2009 champion Juan Martin del Potro, the third seed in New York this year, will begin his campaign for a second dose of US Open glory against American qualifier Donald Young. For del Potro, 2018 has been the best year of his career since the halcyon days of 2009, and he has won titles in Acapulco and Indian Wells as well as reaching the last four in Paris. For Young it as been a season of toil and struggle, but he will surely relish the chance to take a shot at del Potro. Who will come out on top?
Like several of the first-round matches, this will be the first between del Potro and Young. In terms of experience, however, the third seed has a considerable advantage. He has won 421 matches in his career and amassed 22 titles and $22 million dollars worth of prize money. Young’s career record reads a more modest 124-186, and he has never won a title, losing his two previous finals. But he has twice made the fourth round in New York.
Last time out
After making the Wimbledon quarterfinals, narrowly losing to Nadal in a five-set thriller, hopes were high for del Potro coming into the summer of hard court tennis in North America. But things have not entirely gone to plan. He did make the final in Los Cabos, but came over few backhands and lost heavily there to Fabio Fognini. He then withdrew from Toronto citing a wrist injury, but did reach the quarterfinals in Cincinnati, losing 6-7 6-7 to David Goffin.
Young’s difficult year continued at Wimbledon where he failed to reach the main draw, losing in the qualifying. He returned to Tour-level action in Newport, but lost first round to Vasek Pospisil. He then defeated Ivo Karlovic in Atlanta, just his second win of the year, but lost to Matthew Ebden in the round of 16. He qualified into Washington, losing in the second round to Kei Nishikori, before beating Mats Moraing, Simone Bolelli and Peter Polansky to reach the main draw in Flushing Meadows.
How do they match up?
Both men’s best shots are their forehands, though they are of rather different calibres. Del Potro’s is a monstrous, wrecking ball of a shot, the power of which is equalled by no one on Tour. He can strike winners with it from almost anywhere in the court and if Young leaves anything in the middle of the court del Potro will end the point swiftly. Young, a lefty, can put a lot of spin on his forehand, but cannot come close to matching del Potro’s for power.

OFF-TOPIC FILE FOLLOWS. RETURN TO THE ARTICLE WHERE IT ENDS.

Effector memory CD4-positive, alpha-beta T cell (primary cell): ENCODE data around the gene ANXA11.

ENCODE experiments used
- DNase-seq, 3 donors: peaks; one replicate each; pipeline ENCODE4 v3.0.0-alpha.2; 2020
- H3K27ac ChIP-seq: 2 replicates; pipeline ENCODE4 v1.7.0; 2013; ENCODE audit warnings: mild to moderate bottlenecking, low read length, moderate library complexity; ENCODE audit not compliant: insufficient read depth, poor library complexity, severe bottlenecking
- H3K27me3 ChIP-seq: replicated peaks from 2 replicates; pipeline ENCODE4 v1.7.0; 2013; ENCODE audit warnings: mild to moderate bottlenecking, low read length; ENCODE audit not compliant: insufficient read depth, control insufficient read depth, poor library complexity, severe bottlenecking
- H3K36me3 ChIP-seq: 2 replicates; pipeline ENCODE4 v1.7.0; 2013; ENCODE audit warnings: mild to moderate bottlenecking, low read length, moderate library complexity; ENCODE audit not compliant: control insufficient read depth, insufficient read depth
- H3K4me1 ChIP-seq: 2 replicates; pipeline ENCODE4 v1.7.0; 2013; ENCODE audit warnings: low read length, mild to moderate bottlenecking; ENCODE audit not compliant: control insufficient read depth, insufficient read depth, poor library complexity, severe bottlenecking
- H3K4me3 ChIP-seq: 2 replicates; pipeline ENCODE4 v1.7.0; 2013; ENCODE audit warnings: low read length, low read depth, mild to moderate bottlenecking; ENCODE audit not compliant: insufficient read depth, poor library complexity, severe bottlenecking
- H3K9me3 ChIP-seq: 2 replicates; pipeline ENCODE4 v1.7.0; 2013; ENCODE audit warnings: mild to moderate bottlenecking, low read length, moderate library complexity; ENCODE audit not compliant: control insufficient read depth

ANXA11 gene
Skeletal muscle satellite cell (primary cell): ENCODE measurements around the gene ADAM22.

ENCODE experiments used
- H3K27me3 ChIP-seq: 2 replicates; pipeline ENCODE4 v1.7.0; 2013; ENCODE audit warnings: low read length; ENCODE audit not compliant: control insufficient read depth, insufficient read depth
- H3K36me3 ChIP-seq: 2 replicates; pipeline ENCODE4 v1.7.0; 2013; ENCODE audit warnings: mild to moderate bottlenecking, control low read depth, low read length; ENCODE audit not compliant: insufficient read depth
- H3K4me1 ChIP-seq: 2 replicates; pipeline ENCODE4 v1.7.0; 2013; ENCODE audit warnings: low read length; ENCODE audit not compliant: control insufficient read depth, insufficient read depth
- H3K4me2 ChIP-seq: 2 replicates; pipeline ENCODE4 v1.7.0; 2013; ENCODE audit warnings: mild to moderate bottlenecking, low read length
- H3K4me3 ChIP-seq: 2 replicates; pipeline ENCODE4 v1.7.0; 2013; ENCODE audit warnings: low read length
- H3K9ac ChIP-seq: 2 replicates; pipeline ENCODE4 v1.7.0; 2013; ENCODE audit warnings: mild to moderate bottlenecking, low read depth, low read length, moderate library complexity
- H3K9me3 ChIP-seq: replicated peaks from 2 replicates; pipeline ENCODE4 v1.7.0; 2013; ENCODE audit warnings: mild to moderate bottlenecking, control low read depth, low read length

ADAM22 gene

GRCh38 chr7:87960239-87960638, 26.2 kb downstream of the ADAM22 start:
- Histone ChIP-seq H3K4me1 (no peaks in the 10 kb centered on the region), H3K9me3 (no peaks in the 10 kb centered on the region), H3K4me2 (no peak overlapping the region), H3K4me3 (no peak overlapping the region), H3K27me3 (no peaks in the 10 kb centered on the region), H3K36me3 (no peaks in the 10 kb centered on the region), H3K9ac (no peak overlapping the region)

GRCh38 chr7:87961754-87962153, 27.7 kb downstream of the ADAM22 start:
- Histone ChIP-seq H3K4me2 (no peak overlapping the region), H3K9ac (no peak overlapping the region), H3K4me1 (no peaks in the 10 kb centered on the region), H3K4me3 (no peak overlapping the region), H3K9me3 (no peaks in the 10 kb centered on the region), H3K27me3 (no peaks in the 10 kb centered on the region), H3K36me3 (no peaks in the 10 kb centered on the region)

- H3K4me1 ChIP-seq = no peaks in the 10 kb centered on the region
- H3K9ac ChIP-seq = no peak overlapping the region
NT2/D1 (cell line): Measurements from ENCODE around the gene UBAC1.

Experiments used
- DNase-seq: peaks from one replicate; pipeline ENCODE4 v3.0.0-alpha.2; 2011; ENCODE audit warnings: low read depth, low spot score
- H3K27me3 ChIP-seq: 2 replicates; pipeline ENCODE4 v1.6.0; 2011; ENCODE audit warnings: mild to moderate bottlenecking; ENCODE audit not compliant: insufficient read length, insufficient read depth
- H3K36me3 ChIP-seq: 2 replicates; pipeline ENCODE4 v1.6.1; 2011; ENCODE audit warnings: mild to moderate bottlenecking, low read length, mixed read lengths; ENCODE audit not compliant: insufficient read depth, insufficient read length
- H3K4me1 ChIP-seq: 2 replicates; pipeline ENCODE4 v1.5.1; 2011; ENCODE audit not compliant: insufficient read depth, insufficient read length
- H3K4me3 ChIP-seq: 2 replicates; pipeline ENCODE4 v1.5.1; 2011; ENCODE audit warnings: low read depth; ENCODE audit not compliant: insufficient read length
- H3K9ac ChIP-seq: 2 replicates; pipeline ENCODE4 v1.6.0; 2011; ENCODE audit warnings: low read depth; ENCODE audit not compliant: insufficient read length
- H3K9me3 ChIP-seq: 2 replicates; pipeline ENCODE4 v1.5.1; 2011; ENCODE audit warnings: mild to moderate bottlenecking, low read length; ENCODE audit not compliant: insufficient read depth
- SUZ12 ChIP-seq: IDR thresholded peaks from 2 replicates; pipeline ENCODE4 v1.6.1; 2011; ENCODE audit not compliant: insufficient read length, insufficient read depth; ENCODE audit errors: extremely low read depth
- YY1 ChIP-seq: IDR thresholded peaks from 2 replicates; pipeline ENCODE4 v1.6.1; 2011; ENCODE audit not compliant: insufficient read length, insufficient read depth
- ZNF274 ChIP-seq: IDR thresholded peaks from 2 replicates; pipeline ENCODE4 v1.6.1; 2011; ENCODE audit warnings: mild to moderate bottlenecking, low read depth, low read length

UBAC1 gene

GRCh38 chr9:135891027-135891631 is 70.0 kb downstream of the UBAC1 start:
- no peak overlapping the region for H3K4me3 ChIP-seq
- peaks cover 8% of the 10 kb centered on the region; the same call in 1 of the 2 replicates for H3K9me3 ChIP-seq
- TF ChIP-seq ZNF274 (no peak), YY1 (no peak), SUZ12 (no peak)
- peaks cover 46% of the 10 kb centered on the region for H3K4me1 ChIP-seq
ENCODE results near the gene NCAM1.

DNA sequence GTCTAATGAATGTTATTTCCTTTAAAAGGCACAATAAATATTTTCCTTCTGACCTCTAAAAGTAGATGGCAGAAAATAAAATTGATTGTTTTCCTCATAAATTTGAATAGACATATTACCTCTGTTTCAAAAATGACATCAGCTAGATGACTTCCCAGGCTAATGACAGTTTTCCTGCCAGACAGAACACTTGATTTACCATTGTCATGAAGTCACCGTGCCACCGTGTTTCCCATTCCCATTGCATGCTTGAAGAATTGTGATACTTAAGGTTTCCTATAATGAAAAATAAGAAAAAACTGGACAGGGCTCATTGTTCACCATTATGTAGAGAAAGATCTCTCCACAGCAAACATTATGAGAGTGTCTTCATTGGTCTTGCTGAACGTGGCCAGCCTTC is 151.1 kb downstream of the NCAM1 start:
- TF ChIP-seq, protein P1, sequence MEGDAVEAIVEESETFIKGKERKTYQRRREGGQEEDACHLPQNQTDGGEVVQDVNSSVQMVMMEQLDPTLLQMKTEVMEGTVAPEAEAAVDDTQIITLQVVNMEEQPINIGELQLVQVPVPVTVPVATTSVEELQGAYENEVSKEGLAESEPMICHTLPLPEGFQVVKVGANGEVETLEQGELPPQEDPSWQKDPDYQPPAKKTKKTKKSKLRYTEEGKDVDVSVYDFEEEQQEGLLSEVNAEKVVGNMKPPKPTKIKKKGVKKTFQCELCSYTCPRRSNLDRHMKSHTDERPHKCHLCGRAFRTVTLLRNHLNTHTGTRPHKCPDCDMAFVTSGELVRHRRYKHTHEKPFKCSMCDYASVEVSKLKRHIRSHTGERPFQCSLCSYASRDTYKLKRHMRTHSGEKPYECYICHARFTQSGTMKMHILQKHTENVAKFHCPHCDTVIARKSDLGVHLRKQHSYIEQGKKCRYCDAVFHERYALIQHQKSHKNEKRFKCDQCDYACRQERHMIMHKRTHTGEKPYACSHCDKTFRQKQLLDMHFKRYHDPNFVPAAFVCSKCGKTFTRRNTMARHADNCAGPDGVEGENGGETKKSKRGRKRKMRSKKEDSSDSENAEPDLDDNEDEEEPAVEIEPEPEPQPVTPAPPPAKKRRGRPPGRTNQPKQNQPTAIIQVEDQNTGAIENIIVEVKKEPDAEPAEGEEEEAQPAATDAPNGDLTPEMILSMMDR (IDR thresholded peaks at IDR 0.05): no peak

The American will likely focus much of his attacking attention on del Potro’s backhand, the notably weaker of his two wings, especially if he is indeed carrying a wrist problem. But del Potro defends that wing excellently, and what his backhands may lack in power, they make up for in accuracy. And Young’s backhand is not particularly impressive either. It will certainly have to weather a storm against the del Potro forehand.
Whether del Potro’s body will hold up well enough for him to go all the way at a Slam is a permanent question mark hanging over his title credentials. Unfortunately, it looks as though it could well hold him back again. But with all due respect to Young, there is a big difference between beating him in the first round and winning six more matches. And whilst del Potro may well not be able to do the latter, he should not have too many problems in doing the former. Expect a straight sets del Potro win.